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Thursday, January 21, 2010

Physiology and Pathophysiology of Diabetes Mellitus

Physiology and Pathophysiology of Diabetes
Insulin is secreted by the beta cells, which is one of four types of cell in Islet of Langerhans in the pancreas. Insulin is a storage hormone. When a person eats a meal, secretion of insulin increases and moves glucose from the blood into muscle, liver and fat cells. In those cells, insulin:
• Transports and metabolizes glucose for energy

• Stimulates storage of glucose in the liver and muscle (in the form of glycogen)
• Signals the liver to stop the release of glucose
• Enhances storage of dietary fat in adipose tissue
• Accelerates the transport of amino acids (derived from dietary protein) into cells.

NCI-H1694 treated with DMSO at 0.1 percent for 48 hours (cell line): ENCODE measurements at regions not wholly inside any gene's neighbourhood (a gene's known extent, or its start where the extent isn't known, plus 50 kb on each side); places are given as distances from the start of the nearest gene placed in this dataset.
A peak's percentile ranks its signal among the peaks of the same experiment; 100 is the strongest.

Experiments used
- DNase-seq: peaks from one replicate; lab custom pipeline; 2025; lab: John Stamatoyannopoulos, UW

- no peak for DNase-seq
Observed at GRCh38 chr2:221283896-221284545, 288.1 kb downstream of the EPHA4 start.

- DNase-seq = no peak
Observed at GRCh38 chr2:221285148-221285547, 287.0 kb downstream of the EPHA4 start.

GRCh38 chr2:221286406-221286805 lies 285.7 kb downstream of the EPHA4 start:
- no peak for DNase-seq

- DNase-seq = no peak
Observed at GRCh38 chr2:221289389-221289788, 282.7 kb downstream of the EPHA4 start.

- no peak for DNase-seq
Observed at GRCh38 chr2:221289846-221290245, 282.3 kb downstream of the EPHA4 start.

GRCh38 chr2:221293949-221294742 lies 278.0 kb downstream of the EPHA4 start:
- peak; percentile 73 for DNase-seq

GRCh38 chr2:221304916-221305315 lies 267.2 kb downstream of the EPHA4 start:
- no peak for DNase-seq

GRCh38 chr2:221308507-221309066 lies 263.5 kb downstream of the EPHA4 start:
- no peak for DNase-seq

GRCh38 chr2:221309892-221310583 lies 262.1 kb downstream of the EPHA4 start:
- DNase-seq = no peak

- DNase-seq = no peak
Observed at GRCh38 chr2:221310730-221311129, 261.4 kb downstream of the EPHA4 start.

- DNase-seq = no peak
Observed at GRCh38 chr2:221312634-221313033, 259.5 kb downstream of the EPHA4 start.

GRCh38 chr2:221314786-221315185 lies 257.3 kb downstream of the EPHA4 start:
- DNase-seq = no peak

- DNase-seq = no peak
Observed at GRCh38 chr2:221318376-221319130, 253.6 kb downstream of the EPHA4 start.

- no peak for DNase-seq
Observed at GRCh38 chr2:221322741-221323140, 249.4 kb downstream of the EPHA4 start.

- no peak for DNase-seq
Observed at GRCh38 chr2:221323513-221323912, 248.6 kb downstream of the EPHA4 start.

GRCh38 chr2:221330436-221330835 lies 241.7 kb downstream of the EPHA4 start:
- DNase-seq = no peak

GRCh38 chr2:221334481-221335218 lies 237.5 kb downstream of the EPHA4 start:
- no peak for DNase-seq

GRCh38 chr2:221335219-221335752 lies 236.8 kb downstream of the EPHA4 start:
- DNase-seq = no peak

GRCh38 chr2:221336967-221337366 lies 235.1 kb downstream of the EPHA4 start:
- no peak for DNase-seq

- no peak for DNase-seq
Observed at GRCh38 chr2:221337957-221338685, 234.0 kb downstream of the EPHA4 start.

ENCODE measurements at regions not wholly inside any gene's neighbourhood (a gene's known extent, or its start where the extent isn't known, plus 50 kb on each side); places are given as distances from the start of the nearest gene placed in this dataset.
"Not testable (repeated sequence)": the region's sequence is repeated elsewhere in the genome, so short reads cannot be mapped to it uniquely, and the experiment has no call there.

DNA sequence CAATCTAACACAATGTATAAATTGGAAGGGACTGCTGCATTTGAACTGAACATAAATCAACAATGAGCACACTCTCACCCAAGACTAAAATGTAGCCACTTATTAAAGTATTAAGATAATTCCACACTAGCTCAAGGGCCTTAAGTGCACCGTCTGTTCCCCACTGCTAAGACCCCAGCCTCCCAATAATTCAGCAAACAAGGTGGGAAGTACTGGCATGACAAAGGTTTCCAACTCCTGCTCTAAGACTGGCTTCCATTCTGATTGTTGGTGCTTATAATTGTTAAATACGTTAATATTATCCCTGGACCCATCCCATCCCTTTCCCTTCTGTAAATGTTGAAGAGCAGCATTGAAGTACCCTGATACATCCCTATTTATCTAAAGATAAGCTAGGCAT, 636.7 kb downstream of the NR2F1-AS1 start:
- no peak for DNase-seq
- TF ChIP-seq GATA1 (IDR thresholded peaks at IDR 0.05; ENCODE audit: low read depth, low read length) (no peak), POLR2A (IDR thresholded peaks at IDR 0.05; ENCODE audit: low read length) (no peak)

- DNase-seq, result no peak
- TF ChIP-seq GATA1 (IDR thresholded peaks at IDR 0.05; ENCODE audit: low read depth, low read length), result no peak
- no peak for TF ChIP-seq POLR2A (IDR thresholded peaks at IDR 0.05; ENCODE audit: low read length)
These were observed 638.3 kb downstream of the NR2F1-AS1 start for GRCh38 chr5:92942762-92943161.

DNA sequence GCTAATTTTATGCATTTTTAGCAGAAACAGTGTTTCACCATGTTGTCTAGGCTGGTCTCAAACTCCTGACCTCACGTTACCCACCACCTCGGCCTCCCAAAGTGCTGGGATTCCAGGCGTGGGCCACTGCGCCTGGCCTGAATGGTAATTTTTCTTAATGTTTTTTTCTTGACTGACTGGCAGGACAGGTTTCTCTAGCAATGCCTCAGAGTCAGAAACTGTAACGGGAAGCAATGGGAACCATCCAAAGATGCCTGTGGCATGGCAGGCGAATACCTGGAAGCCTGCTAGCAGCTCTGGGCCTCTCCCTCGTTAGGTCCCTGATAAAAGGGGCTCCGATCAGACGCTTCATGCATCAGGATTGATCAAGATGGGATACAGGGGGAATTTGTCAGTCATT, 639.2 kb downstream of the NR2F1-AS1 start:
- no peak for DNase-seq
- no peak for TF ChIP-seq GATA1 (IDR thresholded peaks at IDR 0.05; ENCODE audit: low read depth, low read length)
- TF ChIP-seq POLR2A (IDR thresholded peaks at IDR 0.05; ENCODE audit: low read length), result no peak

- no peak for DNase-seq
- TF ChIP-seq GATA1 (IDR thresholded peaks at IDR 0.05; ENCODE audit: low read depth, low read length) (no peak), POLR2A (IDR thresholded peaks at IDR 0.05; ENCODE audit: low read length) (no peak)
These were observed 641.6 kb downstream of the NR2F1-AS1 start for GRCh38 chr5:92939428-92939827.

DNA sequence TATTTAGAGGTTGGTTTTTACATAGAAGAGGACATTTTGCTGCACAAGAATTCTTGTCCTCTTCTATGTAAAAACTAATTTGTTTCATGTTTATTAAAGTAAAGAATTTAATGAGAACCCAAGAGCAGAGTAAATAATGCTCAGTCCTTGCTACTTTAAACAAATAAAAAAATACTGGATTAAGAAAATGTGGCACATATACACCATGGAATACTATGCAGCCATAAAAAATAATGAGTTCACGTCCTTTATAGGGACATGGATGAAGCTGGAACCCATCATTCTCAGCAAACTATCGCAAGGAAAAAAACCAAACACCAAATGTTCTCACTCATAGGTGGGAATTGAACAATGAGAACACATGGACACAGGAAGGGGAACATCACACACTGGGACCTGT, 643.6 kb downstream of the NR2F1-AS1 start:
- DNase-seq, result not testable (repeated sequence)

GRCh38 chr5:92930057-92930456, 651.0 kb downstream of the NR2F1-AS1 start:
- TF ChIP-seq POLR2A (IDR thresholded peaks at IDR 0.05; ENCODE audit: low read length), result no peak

Insulin also inhibits the breakdown of stored glucose, proteins and fat. When the person do not eat or during fasting periods, the pancreas continuously secrete small amounts of insulin (basal insulin); another pancreatic hormone secreted by the alpha cells of the Islets of Langerhans called glucagon is released when the blood drops and stimulate the liver to release stored glucose. Insulin and glucagon maintain a constant level of glucose in the blood. The liver produces glucose through the “breakdown of glycogen” (glycogenolysis). Liver utilizes the breakdown of carbohydrate substance including amino acids in the process called (glucogenesis).


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